Haitian woman takes stand in Fla. servitude case, describing her ordeal
Associated Press
Feb. 28, 2008


By Jennifer Kay

Tucson, Arizona | Published: http://www.azstarnet.com/allheadlines/227313

FORT LAUDERDALE, Fla. A young Haitian woman testified Wednesday that she considered suicide to escape years of abuse at the hands of a South Florida family accused of keeping her as their slave.

Simone Celestin's voice wavered and she teared up as she recounted her life after being taken as a girl from her mother and grandmother in a remote mountain village to an orphanage run by Evelyn Theodore near Ranquitte, Haiti.

Theodore and her daughter Maude Paulin face federal charges that they illegally brought Simone Celestin into the U.S., kept her in involuntary servitude and conspired to violate her civil rights until the girl escaped in 2005.

Paulin's sister, Claire Telasco, also faces charges of forced labor and conspiracy. Paulin's ex-husband, Saintfort Paulin, faces a federal human trafficking charge. All have pleaded not guilty.

Celestin, now 22, said she lived and worked at Theodore's home in Haiti for about two years, where she was forced to haul water and perform chores. She said Theodore would hit her or keep her home from school if she didn't finish work to her satisfaction.

Celestin said similar abuse continued when she came to the U.S. at age 14.

"They wanted me to come to the U.S.," Celestin said. "I was coming to baby-sit the kid they were going to adopt."

But the adoption never happened. The Paulins divorced in 2001, and Celestin continued living with Maude Paulin and her teenage daughter, Erica.

Celestin said Saintfort Paulin and his daughter tried to stand up for her when Maude Paulin or Theodore would mistreat her. Celestin said it was Maude Paulin who told her she had to sleep in a sleeping bag on the floor and made her choose her clothes from donations collected for Theodore's orphanage.

She said she was allowed only a bucket of water for bathing while the rest of the family took showers.

"When (Maude Paulin) was mad at me, when she wanted to punish me, I had to bathe in the yard," Celestin said.

Her daily chores, she said, consisted of yard work, laundry, making beds, cleaning the bathrooms and scrubbing the floor on her hands and knees. If she did not comply, she said Maude Paulin or Theodore would strike her with their hands, shoes or other household objects.

Similar work and punishments were expected at Telasco's home in Miramar, where she worked most weekends, said Celestin, speaking English she learned from television watched while baby-sitting Telasco's children.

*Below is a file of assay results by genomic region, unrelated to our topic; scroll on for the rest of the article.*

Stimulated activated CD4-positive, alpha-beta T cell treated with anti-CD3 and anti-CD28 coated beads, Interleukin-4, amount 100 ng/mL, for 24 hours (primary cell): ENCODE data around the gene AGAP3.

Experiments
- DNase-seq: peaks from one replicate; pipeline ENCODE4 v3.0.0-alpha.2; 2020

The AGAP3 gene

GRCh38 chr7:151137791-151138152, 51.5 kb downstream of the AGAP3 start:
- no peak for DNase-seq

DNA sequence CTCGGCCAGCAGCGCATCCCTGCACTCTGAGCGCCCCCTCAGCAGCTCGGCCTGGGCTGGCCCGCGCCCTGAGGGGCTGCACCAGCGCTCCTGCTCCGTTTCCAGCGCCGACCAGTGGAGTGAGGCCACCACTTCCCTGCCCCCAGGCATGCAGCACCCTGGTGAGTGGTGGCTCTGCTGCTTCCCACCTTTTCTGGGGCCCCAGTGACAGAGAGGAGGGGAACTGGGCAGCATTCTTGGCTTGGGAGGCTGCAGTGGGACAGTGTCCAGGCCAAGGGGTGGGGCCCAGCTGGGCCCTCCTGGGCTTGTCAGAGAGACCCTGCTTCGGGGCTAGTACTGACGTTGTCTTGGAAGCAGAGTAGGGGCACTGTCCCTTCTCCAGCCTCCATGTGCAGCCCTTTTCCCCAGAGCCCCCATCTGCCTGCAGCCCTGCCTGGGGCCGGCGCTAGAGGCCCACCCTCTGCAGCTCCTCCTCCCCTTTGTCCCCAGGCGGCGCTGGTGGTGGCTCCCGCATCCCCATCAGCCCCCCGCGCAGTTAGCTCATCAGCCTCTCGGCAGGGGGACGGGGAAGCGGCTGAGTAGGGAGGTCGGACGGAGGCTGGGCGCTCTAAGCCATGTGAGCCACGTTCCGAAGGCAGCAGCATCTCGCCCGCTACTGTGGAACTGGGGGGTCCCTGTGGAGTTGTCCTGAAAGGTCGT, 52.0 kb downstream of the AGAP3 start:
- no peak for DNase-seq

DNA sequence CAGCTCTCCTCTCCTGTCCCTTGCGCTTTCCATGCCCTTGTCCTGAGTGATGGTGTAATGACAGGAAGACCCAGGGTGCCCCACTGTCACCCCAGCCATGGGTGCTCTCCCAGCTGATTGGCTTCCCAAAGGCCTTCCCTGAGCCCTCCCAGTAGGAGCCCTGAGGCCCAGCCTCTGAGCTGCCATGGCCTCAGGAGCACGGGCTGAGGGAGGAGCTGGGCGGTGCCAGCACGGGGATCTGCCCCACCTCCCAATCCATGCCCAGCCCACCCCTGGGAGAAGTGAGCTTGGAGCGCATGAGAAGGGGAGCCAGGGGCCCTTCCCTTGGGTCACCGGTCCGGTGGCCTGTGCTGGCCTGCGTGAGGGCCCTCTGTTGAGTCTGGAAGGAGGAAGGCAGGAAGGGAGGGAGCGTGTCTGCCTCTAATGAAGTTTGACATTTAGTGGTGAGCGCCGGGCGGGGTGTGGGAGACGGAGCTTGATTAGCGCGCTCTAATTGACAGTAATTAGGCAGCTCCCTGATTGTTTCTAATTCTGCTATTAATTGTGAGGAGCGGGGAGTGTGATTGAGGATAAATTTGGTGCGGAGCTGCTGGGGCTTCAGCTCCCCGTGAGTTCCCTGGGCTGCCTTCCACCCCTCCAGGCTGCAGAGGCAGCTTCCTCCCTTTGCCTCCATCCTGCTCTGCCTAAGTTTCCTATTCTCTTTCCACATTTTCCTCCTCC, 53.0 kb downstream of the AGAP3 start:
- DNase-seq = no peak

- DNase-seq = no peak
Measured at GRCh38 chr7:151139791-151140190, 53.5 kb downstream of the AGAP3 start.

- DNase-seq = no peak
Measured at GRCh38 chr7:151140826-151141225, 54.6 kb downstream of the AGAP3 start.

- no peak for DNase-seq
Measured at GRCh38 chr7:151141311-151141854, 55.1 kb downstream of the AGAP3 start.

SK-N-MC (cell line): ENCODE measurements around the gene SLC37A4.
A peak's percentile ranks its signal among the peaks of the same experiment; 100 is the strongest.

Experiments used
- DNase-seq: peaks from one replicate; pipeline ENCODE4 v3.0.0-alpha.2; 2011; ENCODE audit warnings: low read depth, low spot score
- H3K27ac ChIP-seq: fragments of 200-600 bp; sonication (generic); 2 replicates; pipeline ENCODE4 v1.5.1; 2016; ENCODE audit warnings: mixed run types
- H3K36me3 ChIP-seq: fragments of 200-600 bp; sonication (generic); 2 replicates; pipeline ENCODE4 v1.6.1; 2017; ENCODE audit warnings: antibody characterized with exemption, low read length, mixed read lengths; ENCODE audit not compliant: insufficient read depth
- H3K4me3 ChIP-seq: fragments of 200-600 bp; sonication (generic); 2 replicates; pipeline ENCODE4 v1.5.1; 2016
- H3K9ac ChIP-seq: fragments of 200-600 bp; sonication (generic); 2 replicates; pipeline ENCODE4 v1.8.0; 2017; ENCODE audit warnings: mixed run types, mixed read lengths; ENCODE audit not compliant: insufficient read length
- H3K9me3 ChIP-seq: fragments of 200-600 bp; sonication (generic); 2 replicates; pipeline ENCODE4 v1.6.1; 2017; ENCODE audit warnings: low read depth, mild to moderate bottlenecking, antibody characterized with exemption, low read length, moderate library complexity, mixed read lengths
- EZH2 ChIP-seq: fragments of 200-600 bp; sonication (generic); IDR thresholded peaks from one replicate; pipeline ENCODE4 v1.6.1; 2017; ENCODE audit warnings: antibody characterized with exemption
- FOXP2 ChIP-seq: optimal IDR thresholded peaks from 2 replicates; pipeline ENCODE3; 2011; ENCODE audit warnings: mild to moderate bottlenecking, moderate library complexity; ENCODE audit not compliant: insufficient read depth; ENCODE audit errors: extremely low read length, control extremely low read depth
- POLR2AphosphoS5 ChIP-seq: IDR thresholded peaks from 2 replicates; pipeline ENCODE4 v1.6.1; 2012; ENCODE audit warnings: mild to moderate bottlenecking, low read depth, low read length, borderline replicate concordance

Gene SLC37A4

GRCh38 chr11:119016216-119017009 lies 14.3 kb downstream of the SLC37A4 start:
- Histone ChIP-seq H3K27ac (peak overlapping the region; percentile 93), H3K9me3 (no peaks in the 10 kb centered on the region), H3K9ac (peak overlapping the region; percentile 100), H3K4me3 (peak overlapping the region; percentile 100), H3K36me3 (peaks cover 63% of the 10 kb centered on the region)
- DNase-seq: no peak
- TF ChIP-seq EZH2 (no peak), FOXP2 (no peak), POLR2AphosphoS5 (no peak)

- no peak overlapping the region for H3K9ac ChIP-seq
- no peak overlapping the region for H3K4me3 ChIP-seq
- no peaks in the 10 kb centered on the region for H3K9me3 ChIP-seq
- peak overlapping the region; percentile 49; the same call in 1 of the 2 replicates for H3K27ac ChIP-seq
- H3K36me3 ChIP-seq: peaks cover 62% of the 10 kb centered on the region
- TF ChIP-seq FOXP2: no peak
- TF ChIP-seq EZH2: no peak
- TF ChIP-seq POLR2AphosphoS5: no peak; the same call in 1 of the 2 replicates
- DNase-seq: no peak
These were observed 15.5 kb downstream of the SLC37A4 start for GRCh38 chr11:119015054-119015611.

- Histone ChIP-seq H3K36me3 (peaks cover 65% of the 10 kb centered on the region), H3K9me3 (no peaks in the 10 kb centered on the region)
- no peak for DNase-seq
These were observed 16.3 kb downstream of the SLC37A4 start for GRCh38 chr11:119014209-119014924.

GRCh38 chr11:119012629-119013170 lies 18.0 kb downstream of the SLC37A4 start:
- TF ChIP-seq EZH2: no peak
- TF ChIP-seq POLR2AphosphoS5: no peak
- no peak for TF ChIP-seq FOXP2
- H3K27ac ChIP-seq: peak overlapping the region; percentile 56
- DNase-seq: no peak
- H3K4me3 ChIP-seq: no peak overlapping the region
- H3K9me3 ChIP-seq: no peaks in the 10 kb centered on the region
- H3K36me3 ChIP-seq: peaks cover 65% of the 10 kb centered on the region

She said she considered suicide in November 2004 after Theodore struck her. A family friend staying at the house took the bottle of motor oil she planned to drink out of her hand before she could kill herself.

"I didn't see a reason why she would hit me, and I did not want that to continue," Celestin said. "She was mad about the fact that I hadn't made the bed."

Defense attorneys on Wednesday questioned why Celestin never sought help from visitors to the Paulins' home or on the short trips she was allowed to stores or to walk the dog.

Celestin said she lied to child welfare workers who came to investigate an anonymous tip about abuse because she feared being deported to Haiti where, the family had told her, she had no living relatives.

"I didn't have no money, I didn't know anybody," she said. "I couldn't just get up and leave."

The defense insinuated that Celestin's case was motivated by a desire to remain in the country in exchange for participating in the investigation.

"Before you ran away from the Paulin household, one of the things you were looking for help for was to stay here," said Richard Dansoh, the attorney for Maude Paulin.

In court documents filed last year, prosecutors identified Celestin as a so-called "restavek," a term meaning "one who stays with" in Haitian Creole.

There are an estimated 300,000 such poor children in Haiti who work for wealthier families in exchange for food, shelter and the promise of school, though many end up victims of physical and sexual abuse.

Advocates say an unknown number of restaveks are hidden within this country's Haitian immigrant community, which is often loath to discuss the practice with outsiders.

Prosecutors on Wednesday displayed letters Celestin left for Maude Paulin and her daughter when she ran away in June 2005. "For many years I've been abused and treated like a slave," she wrote in a childlike scrawl. "No more."